The Prime Minister, given his great political acumen, is not unaware that what was dubbed as the Modi tsunami in 2014 was a young, aspiring and impatient India voting for a rupture with the past, to sweep away the cobwebs of bureaucratic and political lethargy, and unleash country’s creative energies. He moved fast and, as some believe, exten­d­ed the canvas too wide. He has had too much on the plate. He unveiled an avalanche of development projects and schemes, which perforce en­tail long gestation. For him, the long-term vision can ill afford to preclude short-term fixes.

For good effect countrywide, Modi needed to ensure some high visibility programmes to fructify by 2020. Instead of too ma­ny schemes, he nee­­ded to showcase few beneficial projects executed in good time. In this context, he may recall the fervour with which he said it was Maa Ganga who had called him to Varanasi (in 2014) and that he would pull her out of the filth. In spite of his full support, the flagship Namami Gange project languishes in lethargy and inertia as it has for 30 long years. With proper leadership and effective oversight, Ganga cleaning by 2019 itself could well have ensured credibility at home and beyond, instilled confidence and enthused people, generating enormous goodwill across the country and communities.

Ultimately, good governance is India’s most important requirement, and that’s where the country has floundered; deficient delivery has been India’s Achilles’ heel. No high level mega scam may yet be attributable to Modi sarkar, the haftas and the daily persecution of citizens continues unabated. Aam aadmi clutching at the hope of achchhe din looks confused.

The country’s civil service, a leviathan with immense powers, remains obese and bloated, alienated from the people. There is no change in the attitude of those who constitute the mai baap sarkar. In most states, almost three-fourth of all government employees are parasitical support staff, unrelated to any public service, while key public services such as education, healthcare are starved of people From a culture of sloth, the country needs to move to a habit of hard work, to raise productivity and generate wealth. As suggested by numerous expert bodies, a 30 per cent reduction in the size of the government, making the structure horizontal, merging grades/categories, pruning the current 5-6 administrative layers to not more than two will help move things much faster and make Doing Business easy.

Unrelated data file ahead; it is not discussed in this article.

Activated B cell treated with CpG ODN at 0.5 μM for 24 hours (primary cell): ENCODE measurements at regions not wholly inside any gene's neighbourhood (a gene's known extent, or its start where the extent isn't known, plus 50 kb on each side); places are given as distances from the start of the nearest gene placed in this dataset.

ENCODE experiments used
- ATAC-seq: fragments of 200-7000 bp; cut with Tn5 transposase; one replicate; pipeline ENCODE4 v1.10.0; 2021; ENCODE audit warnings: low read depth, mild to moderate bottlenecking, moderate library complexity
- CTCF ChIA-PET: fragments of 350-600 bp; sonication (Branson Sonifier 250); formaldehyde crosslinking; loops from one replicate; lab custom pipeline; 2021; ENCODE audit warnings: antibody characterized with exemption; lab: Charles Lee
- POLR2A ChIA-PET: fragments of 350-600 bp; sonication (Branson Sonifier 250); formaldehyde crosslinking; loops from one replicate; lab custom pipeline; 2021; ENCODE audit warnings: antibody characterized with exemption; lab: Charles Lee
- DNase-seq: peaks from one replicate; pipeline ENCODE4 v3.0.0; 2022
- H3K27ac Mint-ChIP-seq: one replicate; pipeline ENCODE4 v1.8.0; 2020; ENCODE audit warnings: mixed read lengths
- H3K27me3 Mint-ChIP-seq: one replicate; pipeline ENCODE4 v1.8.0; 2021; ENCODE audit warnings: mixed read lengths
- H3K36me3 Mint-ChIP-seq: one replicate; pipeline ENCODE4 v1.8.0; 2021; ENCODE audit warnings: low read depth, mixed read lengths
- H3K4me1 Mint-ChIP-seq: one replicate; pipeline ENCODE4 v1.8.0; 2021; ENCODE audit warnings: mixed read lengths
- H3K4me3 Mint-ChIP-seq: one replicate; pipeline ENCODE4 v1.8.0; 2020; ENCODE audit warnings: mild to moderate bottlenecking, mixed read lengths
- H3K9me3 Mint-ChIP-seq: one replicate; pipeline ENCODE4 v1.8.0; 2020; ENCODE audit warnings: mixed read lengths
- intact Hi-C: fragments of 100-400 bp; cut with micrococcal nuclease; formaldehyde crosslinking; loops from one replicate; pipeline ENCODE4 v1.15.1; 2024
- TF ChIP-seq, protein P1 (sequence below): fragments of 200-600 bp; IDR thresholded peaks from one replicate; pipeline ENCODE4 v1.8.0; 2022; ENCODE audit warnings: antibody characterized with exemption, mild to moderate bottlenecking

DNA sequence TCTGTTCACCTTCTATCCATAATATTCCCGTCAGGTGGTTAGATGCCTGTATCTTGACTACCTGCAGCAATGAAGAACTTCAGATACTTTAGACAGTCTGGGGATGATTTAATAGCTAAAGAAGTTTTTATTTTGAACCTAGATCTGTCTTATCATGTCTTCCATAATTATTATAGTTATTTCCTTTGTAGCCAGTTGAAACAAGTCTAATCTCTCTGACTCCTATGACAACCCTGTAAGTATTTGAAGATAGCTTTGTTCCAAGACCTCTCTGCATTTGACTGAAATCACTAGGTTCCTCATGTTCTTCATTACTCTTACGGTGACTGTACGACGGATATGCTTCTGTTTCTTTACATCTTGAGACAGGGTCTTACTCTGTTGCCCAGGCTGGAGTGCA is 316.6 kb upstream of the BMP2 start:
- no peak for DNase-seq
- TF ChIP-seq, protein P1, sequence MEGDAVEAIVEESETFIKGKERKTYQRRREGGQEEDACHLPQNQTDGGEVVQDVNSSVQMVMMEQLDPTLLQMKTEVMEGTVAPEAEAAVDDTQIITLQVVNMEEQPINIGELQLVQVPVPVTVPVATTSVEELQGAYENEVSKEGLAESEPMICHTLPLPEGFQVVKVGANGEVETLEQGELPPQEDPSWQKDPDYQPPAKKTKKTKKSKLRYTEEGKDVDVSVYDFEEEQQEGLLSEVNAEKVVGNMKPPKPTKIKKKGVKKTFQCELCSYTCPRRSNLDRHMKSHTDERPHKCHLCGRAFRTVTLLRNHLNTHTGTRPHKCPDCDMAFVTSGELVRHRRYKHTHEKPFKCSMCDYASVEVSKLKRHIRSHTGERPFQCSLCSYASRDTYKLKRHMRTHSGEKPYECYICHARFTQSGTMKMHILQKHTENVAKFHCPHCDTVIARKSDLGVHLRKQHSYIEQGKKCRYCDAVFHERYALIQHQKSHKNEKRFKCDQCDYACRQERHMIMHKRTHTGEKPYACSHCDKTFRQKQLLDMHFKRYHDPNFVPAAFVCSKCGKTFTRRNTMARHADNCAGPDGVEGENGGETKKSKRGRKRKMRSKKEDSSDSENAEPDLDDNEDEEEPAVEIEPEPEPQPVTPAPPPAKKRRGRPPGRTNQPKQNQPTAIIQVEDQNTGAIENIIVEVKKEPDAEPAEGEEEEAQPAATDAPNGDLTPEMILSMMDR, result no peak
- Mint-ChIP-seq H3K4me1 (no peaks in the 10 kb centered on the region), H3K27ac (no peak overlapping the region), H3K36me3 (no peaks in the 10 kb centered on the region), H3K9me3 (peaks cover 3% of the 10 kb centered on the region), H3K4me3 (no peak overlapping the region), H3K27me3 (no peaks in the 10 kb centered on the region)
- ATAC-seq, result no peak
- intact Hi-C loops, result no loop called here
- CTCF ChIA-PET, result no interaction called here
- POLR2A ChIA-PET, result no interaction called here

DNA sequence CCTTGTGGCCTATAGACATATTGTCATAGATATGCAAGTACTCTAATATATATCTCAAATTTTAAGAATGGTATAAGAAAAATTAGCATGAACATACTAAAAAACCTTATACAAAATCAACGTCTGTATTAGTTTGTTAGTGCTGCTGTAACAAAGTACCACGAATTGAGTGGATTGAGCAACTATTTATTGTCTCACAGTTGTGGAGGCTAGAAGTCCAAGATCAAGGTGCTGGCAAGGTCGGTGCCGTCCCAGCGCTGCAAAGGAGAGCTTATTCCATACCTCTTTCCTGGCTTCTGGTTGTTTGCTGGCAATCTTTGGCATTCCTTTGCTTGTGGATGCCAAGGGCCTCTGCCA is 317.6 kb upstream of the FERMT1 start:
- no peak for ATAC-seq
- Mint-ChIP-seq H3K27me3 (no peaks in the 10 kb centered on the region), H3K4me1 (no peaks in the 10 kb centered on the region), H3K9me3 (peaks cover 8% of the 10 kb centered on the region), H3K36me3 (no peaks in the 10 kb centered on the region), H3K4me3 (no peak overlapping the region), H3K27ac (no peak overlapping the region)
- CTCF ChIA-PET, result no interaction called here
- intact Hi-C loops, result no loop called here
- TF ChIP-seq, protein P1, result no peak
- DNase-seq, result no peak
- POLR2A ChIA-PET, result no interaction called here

Politics demands deft perception management. With his unique communication and marketing skills, infinite energy and ubiquity, capacity to take bold and disruptive decisions, Modi would keep bonding with the electorate, more so the youth and the disadvantaged. He will need to transcend himself from being only an astute politician, to rise and leave a stamp of statesmanship. Closely under his watch, ministers and senior officers need to often go where action is, to listen to people, understand their concerns, explain to them the real intent behind the policy framework, letting them feel that the government cares.

Nasty, atavistic manifestations of intolerance, myriad fringe elements among obscurantists masquerading as the Hindutva brigade often vitiate the environment, damage social harmony, and divert attention from the development agenda. They don’t realise how perilous their diverse reactionary overtures are, much like how Pakistan has been radicalised, virtually rendering it as a failed society. Modi needs to unequivocally signal his disapproval of all these divisive tendencies. His oft-repeated slogan of sabkaa saath, sabkaa vikaas must carry clear conviction through the party and the state. He must be wary of Margaret Thatcher’s warning that those who stand in the middle of the road get run over.

The writer is Senior Fellow, Asian Institute of Transport Management and former CMD, Container Corporation of India